Palaeobiodiversity and Palaeoenvironments

, Volume 92, Issue 1, pp 83–98 | Cite as

Float or sink: modelling the taphonomic pathway of marine crocodiles (Mesoeucrocodylia, Thalattosuchia) during the death–burial interval

  • Susan R. Beardmore
  • Patrick J. Orr
  • Tom Manzocchi
  • Heinz Furrer
Original Paper

Abstract

A taphonomic model is erected for a dataset of 19 Steneosaurus (Mesoeucrocodylia; Thalattosuchia) from the Toarcian Posidonienschiefer Formation (Lower Jurassic) of Germany. These were deposited in a quiet-water, marine, basin. Their taphonomy is compared with that of an additional seven thalattosuchians from other Jurassic localities (Peterborough and Yorkshire, UK; Nusplingen, Germany). The skeletal taphonomy of the specimens is assessed in terms of the articulation and completeness of nine skeletal units. Steneosaurus from the Posidonienschiefer Formation exhibit variable levels of articulation in the nine units. Completeness also varies but the head, neck and dorsal units are complete in all specimens. Carcasses reached the sediment–water interface shortly after death. Loss of fidelity occurred primarily as individuals lay on the sediment, and disarticulated elements tended to remain in the vicinity of the carcass. Those elements absent from specimens are the smaller, more distal, bones of the limbs and tail; these were removed preferentially by weak bottom currents. Smaller specimens are consistently less complete. Specimens from other localities broadly follow the same taphonomic pathway, suggesting a consistent pattern for the skeletal taphonomy of the carcasses of marine crocodiles. Loss of completeness in some specimens is more exacerbated, the result of stronger current activity at the sediment–water interface.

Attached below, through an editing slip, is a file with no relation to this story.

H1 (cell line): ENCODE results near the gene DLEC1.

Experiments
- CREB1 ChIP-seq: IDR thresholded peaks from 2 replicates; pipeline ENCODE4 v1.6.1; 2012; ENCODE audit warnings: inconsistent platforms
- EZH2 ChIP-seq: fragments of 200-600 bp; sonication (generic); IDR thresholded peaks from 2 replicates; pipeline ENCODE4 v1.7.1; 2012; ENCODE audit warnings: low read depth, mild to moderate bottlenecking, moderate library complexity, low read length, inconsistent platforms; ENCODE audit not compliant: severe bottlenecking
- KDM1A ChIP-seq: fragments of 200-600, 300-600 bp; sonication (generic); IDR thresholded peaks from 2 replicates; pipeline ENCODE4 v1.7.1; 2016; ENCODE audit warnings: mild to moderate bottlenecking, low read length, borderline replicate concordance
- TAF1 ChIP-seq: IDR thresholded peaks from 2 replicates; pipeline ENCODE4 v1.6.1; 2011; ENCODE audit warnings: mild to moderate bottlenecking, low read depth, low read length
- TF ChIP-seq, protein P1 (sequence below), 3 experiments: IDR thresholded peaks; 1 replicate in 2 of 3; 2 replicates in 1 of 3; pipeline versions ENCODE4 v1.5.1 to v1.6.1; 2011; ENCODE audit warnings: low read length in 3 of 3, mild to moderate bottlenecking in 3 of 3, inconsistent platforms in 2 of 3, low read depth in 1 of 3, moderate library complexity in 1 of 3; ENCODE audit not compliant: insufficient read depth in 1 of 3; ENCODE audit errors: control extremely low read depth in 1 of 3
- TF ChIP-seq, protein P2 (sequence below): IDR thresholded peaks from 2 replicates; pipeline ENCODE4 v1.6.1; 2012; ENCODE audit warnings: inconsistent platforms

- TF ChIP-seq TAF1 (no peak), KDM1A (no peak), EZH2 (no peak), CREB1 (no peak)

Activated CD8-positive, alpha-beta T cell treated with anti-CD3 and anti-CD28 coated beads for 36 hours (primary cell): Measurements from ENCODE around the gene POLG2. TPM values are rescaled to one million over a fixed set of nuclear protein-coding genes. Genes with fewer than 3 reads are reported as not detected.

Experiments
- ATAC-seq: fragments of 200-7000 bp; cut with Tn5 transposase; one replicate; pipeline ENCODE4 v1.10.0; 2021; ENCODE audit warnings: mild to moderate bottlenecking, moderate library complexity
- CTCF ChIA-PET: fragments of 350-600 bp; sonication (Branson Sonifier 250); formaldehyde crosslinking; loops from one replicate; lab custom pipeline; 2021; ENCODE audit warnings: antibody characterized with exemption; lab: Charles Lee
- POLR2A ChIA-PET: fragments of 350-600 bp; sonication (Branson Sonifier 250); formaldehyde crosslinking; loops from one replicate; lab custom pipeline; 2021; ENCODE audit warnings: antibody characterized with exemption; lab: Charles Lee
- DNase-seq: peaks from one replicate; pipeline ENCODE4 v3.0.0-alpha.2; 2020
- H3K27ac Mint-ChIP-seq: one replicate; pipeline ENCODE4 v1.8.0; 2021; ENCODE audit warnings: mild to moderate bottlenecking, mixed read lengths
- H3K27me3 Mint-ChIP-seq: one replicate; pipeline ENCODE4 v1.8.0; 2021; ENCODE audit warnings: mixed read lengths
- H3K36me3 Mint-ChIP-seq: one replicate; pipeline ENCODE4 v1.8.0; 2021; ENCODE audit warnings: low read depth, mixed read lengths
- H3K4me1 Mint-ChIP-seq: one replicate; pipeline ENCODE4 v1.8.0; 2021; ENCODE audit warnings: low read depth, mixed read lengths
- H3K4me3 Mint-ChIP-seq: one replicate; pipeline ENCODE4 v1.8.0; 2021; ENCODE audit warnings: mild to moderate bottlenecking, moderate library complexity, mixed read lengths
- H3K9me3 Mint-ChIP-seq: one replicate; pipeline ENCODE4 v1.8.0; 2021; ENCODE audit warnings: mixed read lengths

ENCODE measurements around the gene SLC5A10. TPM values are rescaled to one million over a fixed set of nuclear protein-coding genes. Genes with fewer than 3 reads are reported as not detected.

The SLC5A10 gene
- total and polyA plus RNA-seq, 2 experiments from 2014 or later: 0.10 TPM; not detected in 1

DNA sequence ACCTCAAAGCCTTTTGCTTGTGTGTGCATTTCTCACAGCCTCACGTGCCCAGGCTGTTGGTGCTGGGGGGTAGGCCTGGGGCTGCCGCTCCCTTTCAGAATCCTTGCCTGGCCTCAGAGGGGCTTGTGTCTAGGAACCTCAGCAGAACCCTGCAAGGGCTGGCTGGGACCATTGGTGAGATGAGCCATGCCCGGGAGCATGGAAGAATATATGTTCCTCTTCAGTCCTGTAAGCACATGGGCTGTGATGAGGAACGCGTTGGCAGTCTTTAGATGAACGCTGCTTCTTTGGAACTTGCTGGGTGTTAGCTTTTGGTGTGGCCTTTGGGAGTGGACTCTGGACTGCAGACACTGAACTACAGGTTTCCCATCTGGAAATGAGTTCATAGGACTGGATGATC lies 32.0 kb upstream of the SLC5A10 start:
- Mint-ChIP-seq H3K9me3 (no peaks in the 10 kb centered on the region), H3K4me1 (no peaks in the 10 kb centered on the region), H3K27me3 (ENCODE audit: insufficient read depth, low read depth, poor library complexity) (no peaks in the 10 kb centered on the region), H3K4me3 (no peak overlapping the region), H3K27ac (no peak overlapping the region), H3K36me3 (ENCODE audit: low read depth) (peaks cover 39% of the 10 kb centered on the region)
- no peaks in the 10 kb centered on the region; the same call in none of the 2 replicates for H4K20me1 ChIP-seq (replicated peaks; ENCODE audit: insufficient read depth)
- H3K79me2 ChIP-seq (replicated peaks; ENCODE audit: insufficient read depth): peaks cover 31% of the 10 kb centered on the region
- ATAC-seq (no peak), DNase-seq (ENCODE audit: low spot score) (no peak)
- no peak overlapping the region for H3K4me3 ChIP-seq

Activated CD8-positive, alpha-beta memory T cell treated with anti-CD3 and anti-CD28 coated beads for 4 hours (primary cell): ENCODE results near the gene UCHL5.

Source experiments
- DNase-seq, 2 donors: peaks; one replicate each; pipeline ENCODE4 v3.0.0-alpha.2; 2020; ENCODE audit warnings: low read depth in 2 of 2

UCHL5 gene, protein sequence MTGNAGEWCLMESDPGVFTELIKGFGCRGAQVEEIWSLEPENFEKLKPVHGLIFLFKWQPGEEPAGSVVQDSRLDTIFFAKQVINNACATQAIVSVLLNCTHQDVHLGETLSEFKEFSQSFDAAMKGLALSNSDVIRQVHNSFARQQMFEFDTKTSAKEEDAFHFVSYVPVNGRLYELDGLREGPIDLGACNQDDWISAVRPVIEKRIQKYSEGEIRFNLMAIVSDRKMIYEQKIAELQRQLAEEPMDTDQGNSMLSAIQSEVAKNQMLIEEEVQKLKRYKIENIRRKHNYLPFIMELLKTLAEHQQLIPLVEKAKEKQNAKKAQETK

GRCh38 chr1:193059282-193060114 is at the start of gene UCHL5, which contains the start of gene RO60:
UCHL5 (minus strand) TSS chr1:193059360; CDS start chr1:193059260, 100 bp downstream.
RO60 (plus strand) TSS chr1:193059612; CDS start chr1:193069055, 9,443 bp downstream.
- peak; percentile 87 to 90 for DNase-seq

Keywords

Marine crocodiles Articulation Completeness Skeletal taphonomy 

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Copyright information

© Senckenberg, Gesellschaft für Naturforschung and Springer 2012

Authors and Affiliations

  • Susan R. Beardmore
    • 1
  • Patrick J. Orr
    • 1
  • Tom Manzocchi
    • 1
  • Heinz Furrer
    • 2
  1. 1.UCD School of Geological SciencesUniversity College DublinDublin 4Ireland
  2. 2.Paläontologisches Institut und Museum der Universität, ZürichZürichSwitzerland

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